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John La Grou, President, Millennia Music & Media Systems, Chairman, POW-r Consortium
We have been using MTU editing systems since their DOS days in the 1980s. Dave [Cox, President, MTU] has been designing digital audio editing systems longer than anyone I know, and is one of the real gentlemen in pro audio. MTU may not have the wide-ranging functionality of a Sonic Solutions or SADiE system, but sonically MTU is simply unsurpassed. We use them for classical music editing and mastering, and have for over a decade. MTU is a world class digital audio editing system.
Armin Steiner, Music Master, Inc., LaQuinta, CA
I was floored the first time I heard music being recorded and played through Microsound.
Jim Sandefur, Windwalker Recording, Goodlettsville TN
A few weeks ago, while mastering a CD project for an independent record label in Nashville, I had the opportunity to use the Apogee AD-500 18-bit converter system. After countless hours of critical listening comparing the final results to another musically similar project mastered with the Microsound converters we bought in June 1994, the verdict was in! The overall audio quality of the MTU converters had won hands down! Apogee sounded great, but it did not deliver the warmth and overall sonic musicality that the MTU converters delivered! Keep up the good work MTU!
Eddie Ciletti, "In Review", EQ Magazine
The sound quality is excellent, which is to say that it is completely transparent. The top was as clean and uncolored as it went in... noise was never a concern here. Microsound out performs most consoles in this area. The average analog console, all faders down and muted, is not this quiet.
Fred Story, Fred Story Productions, Charlotte, NC
Whenever I mix a music track, I patch from my processing chain directly into Microsound. The converters audio quality is better than anything else in my room. Even mixing to DAT, I'll patch into Microsound, and select digital output to my DAT using the Monitor, Record, and Pause icons. A client just landed a deal to sell interactive displays in 1200 Wal-Marts coast-to-coast. I'm told by the executive producer that the technical audio quality of the product was one of the factors in landing the deal. Thanks!
Tom Backus, Second Story Pictures, Knoxville, TN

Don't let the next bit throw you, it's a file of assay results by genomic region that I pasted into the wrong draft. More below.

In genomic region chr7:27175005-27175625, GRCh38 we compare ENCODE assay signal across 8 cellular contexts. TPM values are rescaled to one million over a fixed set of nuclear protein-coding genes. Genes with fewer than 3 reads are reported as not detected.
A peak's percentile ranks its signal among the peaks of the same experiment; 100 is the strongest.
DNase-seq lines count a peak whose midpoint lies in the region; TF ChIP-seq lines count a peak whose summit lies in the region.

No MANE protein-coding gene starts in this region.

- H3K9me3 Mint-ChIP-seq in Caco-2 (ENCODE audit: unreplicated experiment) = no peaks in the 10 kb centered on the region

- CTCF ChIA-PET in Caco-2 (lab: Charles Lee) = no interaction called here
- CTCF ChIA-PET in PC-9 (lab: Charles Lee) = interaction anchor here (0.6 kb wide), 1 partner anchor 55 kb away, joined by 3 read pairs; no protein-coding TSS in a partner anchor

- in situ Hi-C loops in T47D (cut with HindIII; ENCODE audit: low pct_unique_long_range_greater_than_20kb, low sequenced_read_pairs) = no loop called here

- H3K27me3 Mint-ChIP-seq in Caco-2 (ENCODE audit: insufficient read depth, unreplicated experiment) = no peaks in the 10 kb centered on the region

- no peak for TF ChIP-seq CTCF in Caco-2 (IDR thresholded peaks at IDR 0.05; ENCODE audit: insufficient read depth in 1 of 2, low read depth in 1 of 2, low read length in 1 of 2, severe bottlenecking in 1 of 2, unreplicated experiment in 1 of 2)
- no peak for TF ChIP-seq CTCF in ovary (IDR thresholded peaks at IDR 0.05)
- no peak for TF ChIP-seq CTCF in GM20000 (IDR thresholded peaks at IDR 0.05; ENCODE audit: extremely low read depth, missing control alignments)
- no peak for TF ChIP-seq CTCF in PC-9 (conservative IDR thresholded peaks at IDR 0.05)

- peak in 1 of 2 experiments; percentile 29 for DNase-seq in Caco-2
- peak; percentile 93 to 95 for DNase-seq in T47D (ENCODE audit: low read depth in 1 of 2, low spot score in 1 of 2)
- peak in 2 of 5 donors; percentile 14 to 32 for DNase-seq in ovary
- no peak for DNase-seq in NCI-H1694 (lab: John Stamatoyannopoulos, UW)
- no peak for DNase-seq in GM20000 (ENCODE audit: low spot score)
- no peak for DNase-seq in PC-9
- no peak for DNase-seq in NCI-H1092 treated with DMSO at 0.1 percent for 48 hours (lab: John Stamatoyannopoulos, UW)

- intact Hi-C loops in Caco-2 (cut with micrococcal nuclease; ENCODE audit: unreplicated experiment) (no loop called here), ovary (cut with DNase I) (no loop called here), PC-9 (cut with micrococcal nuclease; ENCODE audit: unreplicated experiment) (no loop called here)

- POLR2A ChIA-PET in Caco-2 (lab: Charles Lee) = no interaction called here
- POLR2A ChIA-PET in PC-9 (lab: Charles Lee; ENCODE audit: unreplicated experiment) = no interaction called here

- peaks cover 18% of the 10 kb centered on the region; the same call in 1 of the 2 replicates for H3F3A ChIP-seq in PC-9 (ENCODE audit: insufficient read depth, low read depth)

I just finished a major Kodak film job, and some new motion picture film stock demo ... had to edit dialog, SFX and music on Microsound with SMPTE synchronization. Stuff sounds great! Recorded a 50 piece orchestra for the score and had to do some mixes and fixes out in LA on a Fairlight and Euphonics setup. Just didn't sound as good. I'm also working on two new series for A&E ... all post audio will be in Microsound.
Mark Karaman, In Motion Magazine
Microsound distinguishes itself from other DAWs - performing fades as a smooth continuous function. Every digital sample is evaluated and participates in the fade with 56-bit precision. Though difficult to implement, sample based smooth fades sound far superior to other DAWs that approximate fades by changing gain 30 to several hundred times a second, ... that makes for grainy harsh audio. Microsound fades are DSP-based, not RAM-based like those used in many DAWs that chew through 11MB of memory for each minute of fade, severely restricting the length of your fades. Multi-minute fades with scores of overlapped segments are not only possible with Microsound, but their audio quality sounds flawless.
Jeff Apthorp, Radio World
I have heard people say, "All the systems use digital audio, and digital is digital, right?" Wrong! I have tried other editors - even MAC ones with "professional" claims - that make fades and gain changes in steps. That method causes clicks and distortion in the audio quality. Microsound distinguishes itself from the others by processing every sample. Who ever thinks about the math processing? Yet it is important in retaining the captured quality throughout the processing.
It was immediately obvious that the audio quality of Microsound was even better than our DAT machines. The difference was even obvious to the ears of a 60 year old producer. Microsound exceeds my expectations in every way and no other recording device I've heard in the last fifteen years can beat it for audio quality. If you're looking for the BEST editor, just call MTU.